This object at the left isn't the only thing I am interested in, although it is an interesting cyst. I have just completed a degree in physics and many of my interests are scientific in nature.
Computational phyiscs is also one of my favorite interests. Two areas I have investigated extensively are circuit simulation and numerical computation of electromagnetic fields. Free software is available for both types of computation, and links are given to those who want to download it.
I am on an interesting philosophy mailing list related to the analysis of language, which has historically been known as "linguistic philosophy." Some of this discussion has been rather sterile, but some of it is stimulating. There's a broken link on the search engine I used when I wanted to find out more about this group, and since I managed to find it eventually, I am including a link to its home page. A discussion of the original objectives of the Vienna Circle may be found here
Some philosophical issues are of immense practical importance, such as one's view of end-of-life issues. Dr. Jack Kevorkian, the best-known advocate of assisted suicide, of course has outspoken views on this issue: to hear a short statement of his, click here.
It is not necessary to have an HTML editor in order to create Web sites, but one should learn HTML. The “tags” that are essential for developing small sites are relatively few in number and can be learned within a short period of time. The sources of information to which I refer in this discussion can be contacted through my “Links” page.
“Arachnophilia” is a basic HTML editor that puts in the essential tags before the page is designed, and is therefore recommended. “Dave’s Website” presents a tutorial that will bring the absolute beginner up to the point where complete small Websites can be designed. It may be helpful, especially in the early stages, to view the code of this or other small Websites. Just select “Source” from the “View” menu of your Web browser, and it should appear.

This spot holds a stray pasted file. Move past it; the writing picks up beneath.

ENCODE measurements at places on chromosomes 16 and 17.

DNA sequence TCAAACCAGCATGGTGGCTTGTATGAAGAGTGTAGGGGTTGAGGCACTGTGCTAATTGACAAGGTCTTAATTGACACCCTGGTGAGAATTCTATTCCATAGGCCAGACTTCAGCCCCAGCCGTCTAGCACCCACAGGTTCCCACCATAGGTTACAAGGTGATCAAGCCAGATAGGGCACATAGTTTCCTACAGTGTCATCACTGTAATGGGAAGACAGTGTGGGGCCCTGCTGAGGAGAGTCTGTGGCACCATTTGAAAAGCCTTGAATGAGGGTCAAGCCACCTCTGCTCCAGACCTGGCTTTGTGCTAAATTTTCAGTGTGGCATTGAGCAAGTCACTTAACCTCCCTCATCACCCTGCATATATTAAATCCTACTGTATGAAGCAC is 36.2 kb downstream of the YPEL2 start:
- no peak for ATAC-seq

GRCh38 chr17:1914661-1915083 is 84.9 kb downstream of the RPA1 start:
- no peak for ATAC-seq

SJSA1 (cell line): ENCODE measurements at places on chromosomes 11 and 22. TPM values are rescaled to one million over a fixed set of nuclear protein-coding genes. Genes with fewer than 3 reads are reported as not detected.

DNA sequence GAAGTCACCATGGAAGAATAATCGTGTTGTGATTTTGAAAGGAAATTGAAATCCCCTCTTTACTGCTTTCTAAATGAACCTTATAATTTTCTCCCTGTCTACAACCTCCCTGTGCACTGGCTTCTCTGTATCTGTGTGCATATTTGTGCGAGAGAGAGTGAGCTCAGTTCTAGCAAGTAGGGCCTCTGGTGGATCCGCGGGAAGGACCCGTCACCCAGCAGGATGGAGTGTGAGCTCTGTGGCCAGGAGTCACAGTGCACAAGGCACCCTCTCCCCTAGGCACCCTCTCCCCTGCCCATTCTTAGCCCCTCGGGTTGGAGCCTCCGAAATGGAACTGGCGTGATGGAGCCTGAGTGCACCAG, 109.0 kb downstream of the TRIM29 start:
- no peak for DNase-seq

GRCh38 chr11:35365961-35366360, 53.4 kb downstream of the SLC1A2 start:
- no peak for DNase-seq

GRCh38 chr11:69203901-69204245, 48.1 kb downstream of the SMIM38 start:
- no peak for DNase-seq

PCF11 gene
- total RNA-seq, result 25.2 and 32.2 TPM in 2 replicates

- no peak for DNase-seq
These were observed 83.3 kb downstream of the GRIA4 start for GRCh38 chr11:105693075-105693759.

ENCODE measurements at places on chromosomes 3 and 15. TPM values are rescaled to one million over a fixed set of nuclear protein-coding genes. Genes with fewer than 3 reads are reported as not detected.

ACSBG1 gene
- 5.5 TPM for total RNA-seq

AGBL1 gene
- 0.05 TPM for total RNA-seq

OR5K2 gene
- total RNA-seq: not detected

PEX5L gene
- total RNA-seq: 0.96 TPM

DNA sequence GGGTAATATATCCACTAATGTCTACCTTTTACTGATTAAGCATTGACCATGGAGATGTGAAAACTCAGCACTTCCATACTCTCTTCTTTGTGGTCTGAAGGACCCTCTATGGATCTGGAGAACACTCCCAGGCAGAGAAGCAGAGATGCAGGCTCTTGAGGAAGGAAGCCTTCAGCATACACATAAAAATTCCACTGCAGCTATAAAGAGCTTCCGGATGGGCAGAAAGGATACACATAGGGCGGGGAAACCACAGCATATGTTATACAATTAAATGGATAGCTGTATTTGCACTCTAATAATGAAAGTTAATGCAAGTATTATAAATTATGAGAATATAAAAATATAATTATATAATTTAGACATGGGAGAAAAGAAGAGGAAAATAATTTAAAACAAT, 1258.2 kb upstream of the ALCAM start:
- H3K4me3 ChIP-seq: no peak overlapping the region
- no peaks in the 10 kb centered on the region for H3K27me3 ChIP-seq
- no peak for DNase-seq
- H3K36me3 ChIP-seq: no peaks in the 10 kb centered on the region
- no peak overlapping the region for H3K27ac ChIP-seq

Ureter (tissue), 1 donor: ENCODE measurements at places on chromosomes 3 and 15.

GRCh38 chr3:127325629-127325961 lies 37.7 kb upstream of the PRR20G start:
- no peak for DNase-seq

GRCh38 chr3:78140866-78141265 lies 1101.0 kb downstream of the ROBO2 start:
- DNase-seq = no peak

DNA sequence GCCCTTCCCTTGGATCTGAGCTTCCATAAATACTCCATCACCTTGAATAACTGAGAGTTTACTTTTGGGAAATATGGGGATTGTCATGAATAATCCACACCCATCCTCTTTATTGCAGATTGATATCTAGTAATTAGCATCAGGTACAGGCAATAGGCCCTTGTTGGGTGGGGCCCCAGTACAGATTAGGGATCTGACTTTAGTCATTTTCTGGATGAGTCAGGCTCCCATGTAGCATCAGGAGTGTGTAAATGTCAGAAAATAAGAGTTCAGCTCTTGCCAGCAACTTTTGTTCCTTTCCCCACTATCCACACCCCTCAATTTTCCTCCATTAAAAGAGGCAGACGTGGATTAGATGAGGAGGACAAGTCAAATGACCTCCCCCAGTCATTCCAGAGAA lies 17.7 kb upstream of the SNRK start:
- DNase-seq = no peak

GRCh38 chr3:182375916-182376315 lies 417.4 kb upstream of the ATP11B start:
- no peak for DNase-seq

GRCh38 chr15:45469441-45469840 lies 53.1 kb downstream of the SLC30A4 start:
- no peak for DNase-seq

Deploying the created Web pages to the hose, so that they are available for others to see, can be a challenge in itself. The page that is the first to open when people visit your site should be in a file called “index.htm.” The other pages should be in files having names that suggest their content, and end in .htm. For small sites, all of the files, including the graphics, can go into the same remote directory.
Some Web-hosting services, such as Geocities or Tripod, have Web-based methods for transferring files from your hard disk to the remote directory, although you apparently must be using Windows. This method of file transfer is simple; so if you don’t mind having ads displayed on your Website, and anticipate difficulty with other methods of file transfer, you may prefer such Web hosting.
Many ISP’s, on the other hand, require that you use a special program, an FTP client, to transfer your files to them. The configuration of this software varies, and you may need to get information from the ISP’s technical support in order to do it. Note: Web-authoring tools which offer “one-button publishing” may also need to be configured in this way. I have successfully used both WS-FTP and AutoFTP for deploying Web pages, and prefer AutoFTP. Both of these clients are available for free to non-commercial users.
For Linux users, the “ftp” utility bundled with every commercial distribution will upload Web pages. The graphical client for GNOME, gFTP, appears to be at least equal to any other FTP client available for any platform.